Public Service Projects


Every spring, the Operations Research Department offers a three-credit course, OR 350, to provide its students with a hands-on experience in solving real-world problems using the techniques of operations research. During the previous Fall, the faculty member who serves as the course coordinator solicits problems from potential clients in government, industry, and from administrative and operating units within the University. (A table of 45 past projects and clients is available.) The instructor next identifies those problems amenable to solution by operations research techniques within the fourteen-week spring semester. At the first session of the course, each enrolled student is assigned a client and given a short outline of the client's problem. Working with the client, the student prepares a written description of the problem and a proposed method of solution based on data availability and modeling considerations. The student also chooses a faculty member within the Operations Research Department to serve as her or his principal advisor on technical issues. When the problem has been solved and the analysis of results is complete, the student prepares a written report and makes an oral presentation to the client and her or his staff describing all findings and their implications.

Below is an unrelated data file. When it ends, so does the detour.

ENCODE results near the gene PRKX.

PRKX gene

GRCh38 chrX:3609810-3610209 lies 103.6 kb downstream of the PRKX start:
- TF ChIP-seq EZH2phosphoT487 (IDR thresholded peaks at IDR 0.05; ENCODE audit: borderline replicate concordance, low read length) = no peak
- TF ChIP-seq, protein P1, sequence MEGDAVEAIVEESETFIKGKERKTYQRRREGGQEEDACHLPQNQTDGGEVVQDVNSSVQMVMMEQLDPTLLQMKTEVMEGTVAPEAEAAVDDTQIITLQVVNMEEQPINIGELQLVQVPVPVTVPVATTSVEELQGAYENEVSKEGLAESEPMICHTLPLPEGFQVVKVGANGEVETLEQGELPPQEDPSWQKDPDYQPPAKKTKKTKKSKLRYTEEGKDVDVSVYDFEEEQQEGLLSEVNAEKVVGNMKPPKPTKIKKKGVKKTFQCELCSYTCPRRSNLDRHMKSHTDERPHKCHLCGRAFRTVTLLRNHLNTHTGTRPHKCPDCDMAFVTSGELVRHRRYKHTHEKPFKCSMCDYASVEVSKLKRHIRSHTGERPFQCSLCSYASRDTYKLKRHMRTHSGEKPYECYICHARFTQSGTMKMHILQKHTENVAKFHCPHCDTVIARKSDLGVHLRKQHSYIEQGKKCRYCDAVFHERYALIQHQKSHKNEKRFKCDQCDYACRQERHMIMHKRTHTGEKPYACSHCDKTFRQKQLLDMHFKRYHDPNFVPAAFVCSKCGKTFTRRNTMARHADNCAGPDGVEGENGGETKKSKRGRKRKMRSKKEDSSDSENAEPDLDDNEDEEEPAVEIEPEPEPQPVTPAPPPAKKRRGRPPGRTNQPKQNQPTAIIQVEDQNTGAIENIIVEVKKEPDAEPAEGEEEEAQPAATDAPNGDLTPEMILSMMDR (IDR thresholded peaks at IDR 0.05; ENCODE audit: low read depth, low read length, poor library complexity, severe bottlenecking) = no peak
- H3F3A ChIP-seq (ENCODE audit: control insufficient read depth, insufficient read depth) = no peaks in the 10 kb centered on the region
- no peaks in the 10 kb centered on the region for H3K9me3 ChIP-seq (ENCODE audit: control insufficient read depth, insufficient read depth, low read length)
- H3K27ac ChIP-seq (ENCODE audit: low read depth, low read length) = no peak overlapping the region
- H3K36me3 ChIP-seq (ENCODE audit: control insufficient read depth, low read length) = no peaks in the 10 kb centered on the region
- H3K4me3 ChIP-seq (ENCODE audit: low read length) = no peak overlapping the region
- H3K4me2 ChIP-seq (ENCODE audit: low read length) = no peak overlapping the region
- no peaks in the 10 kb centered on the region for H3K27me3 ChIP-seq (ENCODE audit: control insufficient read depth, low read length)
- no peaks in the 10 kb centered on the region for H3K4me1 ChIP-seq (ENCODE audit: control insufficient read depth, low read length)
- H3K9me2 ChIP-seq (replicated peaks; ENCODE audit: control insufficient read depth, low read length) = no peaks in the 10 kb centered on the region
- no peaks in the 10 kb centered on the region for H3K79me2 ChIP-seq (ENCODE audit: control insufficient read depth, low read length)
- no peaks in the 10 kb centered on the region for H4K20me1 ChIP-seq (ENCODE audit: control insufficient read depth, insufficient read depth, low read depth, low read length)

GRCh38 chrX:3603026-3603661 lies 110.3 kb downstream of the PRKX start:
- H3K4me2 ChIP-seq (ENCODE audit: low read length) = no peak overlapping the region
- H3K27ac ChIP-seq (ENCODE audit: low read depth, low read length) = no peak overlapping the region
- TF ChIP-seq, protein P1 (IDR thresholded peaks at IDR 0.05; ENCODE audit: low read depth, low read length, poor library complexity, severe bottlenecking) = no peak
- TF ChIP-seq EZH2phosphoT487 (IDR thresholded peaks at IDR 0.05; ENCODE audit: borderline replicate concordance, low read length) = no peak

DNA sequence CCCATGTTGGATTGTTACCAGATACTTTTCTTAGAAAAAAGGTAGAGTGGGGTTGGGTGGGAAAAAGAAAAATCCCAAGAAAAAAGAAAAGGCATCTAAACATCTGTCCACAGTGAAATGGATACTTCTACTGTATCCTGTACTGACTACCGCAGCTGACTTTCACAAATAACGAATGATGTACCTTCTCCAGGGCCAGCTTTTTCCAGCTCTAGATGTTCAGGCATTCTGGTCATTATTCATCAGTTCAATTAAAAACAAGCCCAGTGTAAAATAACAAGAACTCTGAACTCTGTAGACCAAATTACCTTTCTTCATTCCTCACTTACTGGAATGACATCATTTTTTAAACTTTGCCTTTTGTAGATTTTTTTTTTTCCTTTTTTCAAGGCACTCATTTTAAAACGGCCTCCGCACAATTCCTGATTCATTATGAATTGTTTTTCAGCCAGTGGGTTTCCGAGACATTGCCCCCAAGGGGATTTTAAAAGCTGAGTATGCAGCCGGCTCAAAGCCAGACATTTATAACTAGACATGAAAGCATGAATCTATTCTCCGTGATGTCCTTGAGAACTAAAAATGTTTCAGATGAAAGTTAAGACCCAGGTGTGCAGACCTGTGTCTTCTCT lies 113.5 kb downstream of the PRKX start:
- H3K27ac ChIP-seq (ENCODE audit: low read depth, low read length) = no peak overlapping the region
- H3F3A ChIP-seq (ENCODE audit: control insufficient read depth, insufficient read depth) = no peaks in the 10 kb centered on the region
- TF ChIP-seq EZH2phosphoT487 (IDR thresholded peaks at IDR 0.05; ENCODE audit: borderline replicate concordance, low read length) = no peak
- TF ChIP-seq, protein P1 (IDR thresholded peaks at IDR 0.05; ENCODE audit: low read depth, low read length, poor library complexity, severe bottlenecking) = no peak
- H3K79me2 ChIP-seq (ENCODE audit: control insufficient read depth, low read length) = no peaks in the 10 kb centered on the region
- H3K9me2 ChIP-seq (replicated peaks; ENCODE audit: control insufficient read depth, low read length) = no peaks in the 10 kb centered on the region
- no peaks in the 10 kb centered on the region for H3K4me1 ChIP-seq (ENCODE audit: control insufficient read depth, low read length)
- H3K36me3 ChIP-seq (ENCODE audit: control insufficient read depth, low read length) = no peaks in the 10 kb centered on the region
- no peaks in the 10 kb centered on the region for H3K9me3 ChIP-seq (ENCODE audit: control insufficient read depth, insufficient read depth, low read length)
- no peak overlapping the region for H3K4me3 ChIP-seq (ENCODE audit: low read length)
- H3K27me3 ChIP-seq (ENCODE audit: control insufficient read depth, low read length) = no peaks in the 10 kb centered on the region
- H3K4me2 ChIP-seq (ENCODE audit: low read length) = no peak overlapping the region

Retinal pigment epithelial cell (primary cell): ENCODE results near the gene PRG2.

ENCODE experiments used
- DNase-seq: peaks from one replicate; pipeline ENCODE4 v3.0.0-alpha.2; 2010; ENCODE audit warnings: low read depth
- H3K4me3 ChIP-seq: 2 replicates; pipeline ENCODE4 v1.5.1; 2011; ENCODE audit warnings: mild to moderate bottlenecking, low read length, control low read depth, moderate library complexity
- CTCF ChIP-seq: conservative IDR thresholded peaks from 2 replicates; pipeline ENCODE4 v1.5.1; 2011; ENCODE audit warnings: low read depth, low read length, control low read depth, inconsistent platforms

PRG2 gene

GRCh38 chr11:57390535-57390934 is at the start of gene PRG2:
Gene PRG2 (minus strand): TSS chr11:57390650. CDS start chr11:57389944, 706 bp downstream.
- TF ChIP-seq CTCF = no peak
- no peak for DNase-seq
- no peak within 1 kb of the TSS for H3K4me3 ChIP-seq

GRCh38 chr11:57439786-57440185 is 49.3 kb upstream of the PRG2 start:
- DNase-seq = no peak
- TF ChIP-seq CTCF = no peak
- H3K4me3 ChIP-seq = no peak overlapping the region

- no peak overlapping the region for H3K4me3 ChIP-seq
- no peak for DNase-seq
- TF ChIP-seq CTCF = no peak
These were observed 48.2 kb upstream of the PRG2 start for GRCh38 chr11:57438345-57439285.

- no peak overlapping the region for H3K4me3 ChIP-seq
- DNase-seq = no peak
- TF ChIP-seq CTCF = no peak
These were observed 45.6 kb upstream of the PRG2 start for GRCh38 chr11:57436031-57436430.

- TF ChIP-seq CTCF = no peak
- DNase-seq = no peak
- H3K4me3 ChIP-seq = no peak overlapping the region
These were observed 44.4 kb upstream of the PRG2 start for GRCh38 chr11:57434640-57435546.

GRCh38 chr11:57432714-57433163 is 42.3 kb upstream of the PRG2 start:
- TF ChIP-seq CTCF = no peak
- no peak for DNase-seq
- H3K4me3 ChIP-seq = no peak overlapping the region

During the semester, students formulate their problems in quantitative terms and identify appropiate methods for solution. They also identify data needs, arrange to obtain and analyze the data, and write and execute computer programs required to generate solutions. They consult with clients and their staffs on a regular basis, partly for problem clarification and partly to determine the suitability of proposed solutions. At the regular course sessions during the semester, each enrolled student periodically describes her or his progress and the course coordinator and remaining enrolled students offer critiques of the project's development. All Operations Research faculty are available to enrolled students as consultants with regard to problem formulation, methodology, and interpretation of results. The emphasis throughout the course is on having the student assume responsibility for virtually all aspects of her or his project.

To illustrate the type of reports that students prepare for their clients, the executive summaries from the final reports for several recent projects are available:

Spring 1998

Spring 1997

Spring 1996

Spring 1995